ROTHERHAM CORPORATION VEHICLES
1912 - 1913: RET Construction Co. Ltd.
Formed in March 1911, RET Construction Co. Ltd. was based in Hunslet, Leeds, taking over from the Railless Electric Traction Co.
Having chassis built by David Brown, RET Construction built six trolleybusses for Rotherham, 38, 39 and 40 supplied in 1912, 41, 42 and 42 in 1913, all equiped with two Siemens 20hp motors.
Inevitably well photographed during their pioneering days on the Maltby route, photographic evidence of these six vehicles in later life appears to be non existent, we are on the lookout for anybody who can say otherwise, so please get in touch if you know of any photos.
This is especially disappointing as at least 38, by that stage renumbered T1 and registered ET1922, was rebuilt to forward entrance to enable one man operation in 1923.
Given the fact of Tom Sykes' arival at Rotherham as General Manager from Bradford, we wonder if this trackless emerged with a Bradford like body, perhaps similar to Bradford 523 that featured in a report in "Tramway and Railway World" in February 1923.
Rotherham 39 shown in the photograph had lead the opening procession of these vehicles from Rotherham to Maltby on October 3rd 1912. Photographed in Haymarket, Sheffield at the twelfth Annual Conference on the Municipal Tramways Association that was held in September 1913.
These vehicles were withdrawn in 1928.
1921: Railless Ltd.
The former RET Construction Ltd. now renamed Railless Ltd. supplied two more vehicles for the Rotherham fleet in 1921. Numbered T5 and T6, these were two more shadowy characters in the fleet.
Throughout the research for the book "British Trolleybuses 1911-1972", Geoff Lumb failed to find any evidence of these two chassis in the Railless archives, thus we wonder if T5 and T6 were rebuilds of two earlier chassis.
Nevertheless, the Rotherham minutes note the committee's recommendation to accept the tender of Railless Ltd. for the supply of two new chassis in May 1920, an order that was subsequently reported in "Commercial Motor" the following month. In April 1921, the minutes record the manager reporting that the first Railless Electric Vehicles "...the chassis of which had been ordered some time ago had been put into service...", the body having been constructed in the tramway depot.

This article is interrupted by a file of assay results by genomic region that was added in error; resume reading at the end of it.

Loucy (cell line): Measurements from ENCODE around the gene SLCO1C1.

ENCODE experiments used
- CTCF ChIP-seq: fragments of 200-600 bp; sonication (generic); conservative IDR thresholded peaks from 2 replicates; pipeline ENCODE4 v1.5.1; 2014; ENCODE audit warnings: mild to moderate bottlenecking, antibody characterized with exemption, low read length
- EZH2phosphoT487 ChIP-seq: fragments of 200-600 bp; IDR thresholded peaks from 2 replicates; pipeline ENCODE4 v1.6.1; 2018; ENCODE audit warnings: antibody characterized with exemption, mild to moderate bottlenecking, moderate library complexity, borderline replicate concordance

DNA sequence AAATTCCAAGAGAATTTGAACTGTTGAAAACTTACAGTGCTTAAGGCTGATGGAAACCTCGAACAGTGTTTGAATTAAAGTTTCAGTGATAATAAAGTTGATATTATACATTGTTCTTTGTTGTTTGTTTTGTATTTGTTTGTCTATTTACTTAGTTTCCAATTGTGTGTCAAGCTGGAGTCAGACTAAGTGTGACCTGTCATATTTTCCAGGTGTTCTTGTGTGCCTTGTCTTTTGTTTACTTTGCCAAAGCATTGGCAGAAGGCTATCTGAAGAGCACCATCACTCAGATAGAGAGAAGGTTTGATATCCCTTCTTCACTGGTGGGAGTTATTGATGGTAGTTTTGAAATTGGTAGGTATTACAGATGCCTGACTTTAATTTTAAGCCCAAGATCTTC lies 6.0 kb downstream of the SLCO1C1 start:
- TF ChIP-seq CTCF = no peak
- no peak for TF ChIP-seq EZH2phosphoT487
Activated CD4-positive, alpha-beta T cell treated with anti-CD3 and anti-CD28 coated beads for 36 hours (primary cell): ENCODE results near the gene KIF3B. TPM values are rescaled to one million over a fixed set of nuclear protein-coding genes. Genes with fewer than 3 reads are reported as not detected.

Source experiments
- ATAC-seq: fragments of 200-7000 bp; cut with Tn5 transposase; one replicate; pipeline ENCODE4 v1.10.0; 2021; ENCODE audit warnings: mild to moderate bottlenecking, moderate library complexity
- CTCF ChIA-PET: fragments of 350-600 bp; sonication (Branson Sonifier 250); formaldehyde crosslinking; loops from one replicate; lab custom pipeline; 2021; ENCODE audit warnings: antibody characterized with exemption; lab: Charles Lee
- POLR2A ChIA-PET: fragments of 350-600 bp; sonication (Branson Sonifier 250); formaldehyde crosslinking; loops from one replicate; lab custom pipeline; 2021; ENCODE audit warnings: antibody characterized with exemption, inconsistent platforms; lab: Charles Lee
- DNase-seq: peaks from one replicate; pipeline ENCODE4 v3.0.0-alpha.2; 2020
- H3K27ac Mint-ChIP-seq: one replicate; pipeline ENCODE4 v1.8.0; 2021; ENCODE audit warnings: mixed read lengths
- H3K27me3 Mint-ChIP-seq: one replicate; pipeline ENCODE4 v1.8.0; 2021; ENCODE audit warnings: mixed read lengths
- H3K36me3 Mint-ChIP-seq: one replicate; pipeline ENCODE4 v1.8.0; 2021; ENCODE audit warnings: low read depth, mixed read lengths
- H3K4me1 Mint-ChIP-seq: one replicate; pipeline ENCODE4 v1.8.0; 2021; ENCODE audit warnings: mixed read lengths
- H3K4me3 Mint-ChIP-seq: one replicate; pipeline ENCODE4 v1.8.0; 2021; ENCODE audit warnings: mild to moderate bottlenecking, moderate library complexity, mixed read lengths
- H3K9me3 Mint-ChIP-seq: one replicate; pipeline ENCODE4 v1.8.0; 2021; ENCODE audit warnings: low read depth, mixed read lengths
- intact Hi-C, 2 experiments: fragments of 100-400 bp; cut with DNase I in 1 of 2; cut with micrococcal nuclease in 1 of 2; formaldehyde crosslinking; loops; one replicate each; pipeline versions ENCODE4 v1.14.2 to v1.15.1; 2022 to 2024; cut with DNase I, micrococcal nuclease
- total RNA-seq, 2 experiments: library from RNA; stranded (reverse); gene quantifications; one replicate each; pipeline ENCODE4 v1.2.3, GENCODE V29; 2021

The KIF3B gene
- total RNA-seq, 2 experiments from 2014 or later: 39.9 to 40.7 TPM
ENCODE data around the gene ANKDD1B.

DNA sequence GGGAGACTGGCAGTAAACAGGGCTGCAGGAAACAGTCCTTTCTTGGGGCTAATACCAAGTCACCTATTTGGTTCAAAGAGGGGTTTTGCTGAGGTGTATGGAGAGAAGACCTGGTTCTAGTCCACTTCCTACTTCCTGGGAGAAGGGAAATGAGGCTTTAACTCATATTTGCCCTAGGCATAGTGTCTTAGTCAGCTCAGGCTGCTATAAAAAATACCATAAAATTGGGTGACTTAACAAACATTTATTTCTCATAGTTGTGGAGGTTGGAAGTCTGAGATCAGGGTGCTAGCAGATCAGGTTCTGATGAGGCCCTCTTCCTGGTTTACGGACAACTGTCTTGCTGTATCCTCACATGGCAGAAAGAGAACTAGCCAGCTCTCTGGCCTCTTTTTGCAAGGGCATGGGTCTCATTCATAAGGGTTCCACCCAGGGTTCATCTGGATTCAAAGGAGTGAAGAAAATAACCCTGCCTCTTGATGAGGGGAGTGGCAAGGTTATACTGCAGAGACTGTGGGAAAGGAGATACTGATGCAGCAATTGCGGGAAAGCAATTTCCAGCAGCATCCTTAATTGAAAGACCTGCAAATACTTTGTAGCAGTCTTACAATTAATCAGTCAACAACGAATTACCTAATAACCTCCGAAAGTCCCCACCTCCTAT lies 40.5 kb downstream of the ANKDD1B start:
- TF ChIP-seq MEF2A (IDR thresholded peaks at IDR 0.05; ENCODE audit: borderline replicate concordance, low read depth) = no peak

Needless to say, we would be very interested in additional information about this pair, if you know anything of them or indeed have any photographs, please get in contact.
Mindful of the achievment of having built two bodies in their own workshops, it seems surprising that Rotherham didn't photograph their work. A further photograph opportunity for an official photo might have occurred when they were rebuilt to centre entrance layout.
Photographs must exist tucked away somewhere on a commercial postcard of the day, and also photographers such as Scrivens were actively recording the local scene, often including trams and trolleybuses must have caught one of these vehicles?
1922 - 1924: Straker Cloughs
Joining the Rotherham fleet in 1922, numbered T2, later renumbered 52, this Straker Clough brought the beginning of the 'Roe Era' in terms of Rotherham's choice of bodywork for it's trolleybus fleet.
Two more of the same joined the fleet in 1924 numbered T3 and T4, renumbered 53 and 54 later in life.
Whilst working for the RET Construction Co. Ltd., the young Charles Roe had been involved with Clough, Smith and Co. Ltd. when they arranged for the manufacture of Straker Clough trolleybuses.
Photographed here after if was rebuilt to centre entrance layout and fitted with pneumatic tyres in 1926, standing in the forecourt of the Rawmarsh Road depot. Note that Spencer vertical spring trolley bases have been adopted. When were the first Rotherham REV's equipped with these trolley bases, another feature copied from Bradford practice.
Does anybody recognise the young man standing in front of the trolleybus? Click on the photograph for a larger version.
1925 - 1927: Straker Cloughs
A number of these vehicles were delivered to Rotherham, starting with two in 1926. Originally numbered T7 and T8, renumbered 57 and 58. One in 1928 numbered 58, later renumbered to 45, another in 1929 numbered 45, renumbered to 42 and lastly one in 1933 numbered 57, renumbered to 17.
These were the last Straker Cloughs to be built, Straker Squire Ltd., the supplier of the basic chassis having gone into liquidation in July 1926. Subsequently, Clough Smith and Co. found a new chassis supplier, working with Karrier Motors Ltd. Karrier Clough never featured in Rotherham, the next batch of vehicles being sourced from Guy Motors Ltd. in Wolverhampton and Ransomes, Simms and Jefferies Ltd. in Ipswich.
49, here photographed outside the Roe works at Crossgates, Leeds, with the background removed. In contrast to the earlier Straker Cloughs, 47-50 were of low loading type and through 50, delivered in February 1927, retained the old style, box like body design. 47-49 that arrived in September and October were more modern looking vehicles.
1930: Guy BT
This Guy BT vehicle was Guy's first two axle trolleybus. Built as a demonstrator, we do not know if this ran in Wolverhampton where it was built. Arriving in Rotherham in February 1930, it worked the Maltby route before Tom Sykes being given the authority to purchase it a few months later.
After the supply of the three axle Guys to replace the trams on the joint routes with Mexborough and Swinton, doubtlessly Sidney Guy would have been aware of Tom Sykes' plans to replace the first of the town tram routes with trolleybuses, thus presumably supplied this demonstrator in the hope of securing further orders.